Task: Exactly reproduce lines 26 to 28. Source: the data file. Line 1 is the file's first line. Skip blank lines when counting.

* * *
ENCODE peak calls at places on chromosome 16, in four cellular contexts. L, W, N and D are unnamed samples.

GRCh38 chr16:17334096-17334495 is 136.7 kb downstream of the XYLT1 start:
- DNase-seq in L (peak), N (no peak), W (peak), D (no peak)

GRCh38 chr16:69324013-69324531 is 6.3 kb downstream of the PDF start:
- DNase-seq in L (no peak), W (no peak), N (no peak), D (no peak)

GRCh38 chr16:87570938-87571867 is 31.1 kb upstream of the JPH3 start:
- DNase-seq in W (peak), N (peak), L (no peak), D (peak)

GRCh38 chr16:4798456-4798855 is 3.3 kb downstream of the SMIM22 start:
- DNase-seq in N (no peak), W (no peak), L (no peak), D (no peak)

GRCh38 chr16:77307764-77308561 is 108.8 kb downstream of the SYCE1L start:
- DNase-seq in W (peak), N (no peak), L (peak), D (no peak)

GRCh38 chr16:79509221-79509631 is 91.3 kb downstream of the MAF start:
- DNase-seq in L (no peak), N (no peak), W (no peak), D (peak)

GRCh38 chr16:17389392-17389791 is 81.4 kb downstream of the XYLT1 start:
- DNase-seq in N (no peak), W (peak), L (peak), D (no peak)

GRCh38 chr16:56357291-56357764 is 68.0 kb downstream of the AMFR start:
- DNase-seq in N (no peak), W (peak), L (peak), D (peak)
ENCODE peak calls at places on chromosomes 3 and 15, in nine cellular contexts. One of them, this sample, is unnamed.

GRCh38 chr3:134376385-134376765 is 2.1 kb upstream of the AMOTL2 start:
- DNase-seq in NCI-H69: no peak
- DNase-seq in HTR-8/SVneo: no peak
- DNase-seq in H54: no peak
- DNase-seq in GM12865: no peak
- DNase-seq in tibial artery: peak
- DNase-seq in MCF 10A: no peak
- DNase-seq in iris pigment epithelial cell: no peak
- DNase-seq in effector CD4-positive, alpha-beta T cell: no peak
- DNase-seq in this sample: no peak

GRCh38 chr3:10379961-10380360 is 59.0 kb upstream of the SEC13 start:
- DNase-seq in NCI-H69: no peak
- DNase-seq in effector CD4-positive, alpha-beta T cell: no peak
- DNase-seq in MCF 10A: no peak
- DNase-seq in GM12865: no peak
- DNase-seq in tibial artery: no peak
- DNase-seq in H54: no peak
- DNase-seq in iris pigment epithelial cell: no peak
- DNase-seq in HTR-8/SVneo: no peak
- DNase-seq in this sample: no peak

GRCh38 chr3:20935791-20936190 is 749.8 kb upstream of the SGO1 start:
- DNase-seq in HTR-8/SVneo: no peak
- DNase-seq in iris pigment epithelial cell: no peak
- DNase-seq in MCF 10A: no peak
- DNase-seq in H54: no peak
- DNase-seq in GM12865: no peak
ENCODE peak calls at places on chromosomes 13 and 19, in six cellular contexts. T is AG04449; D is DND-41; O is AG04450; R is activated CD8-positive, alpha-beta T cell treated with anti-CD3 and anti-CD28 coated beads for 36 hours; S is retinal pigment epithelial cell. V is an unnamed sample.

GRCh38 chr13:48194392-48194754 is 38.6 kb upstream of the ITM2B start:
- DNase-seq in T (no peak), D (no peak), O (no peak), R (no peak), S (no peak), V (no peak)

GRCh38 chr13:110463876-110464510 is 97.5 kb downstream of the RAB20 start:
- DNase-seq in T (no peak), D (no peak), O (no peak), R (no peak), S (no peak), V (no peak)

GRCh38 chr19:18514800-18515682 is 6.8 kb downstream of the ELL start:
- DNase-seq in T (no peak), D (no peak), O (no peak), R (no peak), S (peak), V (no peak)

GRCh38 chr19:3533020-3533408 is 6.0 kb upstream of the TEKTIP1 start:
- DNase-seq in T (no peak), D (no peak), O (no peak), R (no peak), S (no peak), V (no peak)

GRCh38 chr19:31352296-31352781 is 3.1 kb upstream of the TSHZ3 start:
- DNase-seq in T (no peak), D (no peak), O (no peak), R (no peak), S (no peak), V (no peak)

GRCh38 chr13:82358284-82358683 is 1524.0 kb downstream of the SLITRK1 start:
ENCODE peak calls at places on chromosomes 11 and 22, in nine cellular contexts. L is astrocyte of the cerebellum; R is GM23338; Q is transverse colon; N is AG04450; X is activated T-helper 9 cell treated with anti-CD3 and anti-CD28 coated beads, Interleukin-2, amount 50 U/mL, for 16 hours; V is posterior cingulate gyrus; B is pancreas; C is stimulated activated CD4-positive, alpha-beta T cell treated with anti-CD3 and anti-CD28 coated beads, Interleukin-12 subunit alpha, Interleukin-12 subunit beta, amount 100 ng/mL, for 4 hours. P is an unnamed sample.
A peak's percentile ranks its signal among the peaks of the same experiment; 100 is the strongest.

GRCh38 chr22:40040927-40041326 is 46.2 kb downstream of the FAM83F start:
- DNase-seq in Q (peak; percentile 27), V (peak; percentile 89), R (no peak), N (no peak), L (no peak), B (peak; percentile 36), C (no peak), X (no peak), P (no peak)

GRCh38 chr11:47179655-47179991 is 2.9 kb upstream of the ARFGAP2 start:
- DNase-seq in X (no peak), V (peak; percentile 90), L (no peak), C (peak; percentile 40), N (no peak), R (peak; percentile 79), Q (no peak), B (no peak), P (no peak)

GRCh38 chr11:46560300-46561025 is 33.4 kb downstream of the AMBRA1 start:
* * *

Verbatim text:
- DNase-seq in iris pigment epithelial cell: no peak
- DNase-seq in effector CD4-positive, alpha-beta T cell: no peak
- DNase-seq in this sample: no peak